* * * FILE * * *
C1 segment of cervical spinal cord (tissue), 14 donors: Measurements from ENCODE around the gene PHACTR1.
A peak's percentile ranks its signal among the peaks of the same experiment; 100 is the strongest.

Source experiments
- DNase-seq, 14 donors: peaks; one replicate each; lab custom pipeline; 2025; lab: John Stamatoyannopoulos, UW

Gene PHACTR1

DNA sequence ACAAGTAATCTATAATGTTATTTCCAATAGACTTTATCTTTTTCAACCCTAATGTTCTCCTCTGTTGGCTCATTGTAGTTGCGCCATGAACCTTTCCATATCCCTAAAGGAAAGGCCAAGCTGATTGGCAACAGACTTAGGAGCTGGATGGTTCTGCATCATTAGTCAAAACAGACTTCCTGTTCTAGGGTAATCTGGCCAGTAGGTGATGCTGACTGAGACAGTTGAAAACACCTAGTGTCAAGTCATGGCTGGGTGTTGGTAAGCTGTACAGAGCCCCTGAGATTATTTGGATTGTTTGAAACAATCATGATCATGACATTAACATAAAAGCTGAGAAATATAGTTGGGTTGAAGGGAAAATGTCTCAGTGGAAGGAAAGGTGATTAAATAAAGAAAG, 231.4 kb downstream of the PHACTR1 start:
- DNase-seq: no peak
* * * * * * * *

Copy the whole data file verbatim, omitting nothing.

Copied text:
C1 segment of cervical spinal cord (tissue), 14 donors: Measurements from ENCODE around the gene PHACTR1.
A peak's percentile ranks its signal among the peaks of the same experiment; 100 is the strongest.

Source experiments
- DNase-seq, 14 donors: peaks; one replicate each; lab custom pipeline; 2025; lab: John Stamatoyannopoulos, UW

Gene PHACTR1

DNA sequence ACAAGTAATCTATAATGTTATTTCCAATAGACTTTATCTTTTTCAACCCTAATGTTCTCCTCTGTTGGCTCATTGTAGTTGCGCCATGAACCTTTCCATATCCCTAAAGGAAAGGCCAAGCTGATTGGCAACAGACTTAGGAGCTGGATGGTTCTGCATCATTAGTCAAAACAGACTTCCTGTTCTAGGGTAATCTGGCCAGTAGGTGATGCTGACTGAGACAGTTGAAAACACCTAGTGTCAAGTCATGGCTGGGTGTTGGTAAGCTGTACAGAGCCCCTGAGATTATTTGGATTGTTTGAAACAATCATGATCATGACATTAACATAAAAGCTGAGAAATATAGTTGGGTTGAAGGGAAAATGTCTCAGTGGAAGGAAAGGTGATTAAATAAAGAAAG, 231.4 kb downstream of the PHACTR1 start:
- DNase-seq: no peak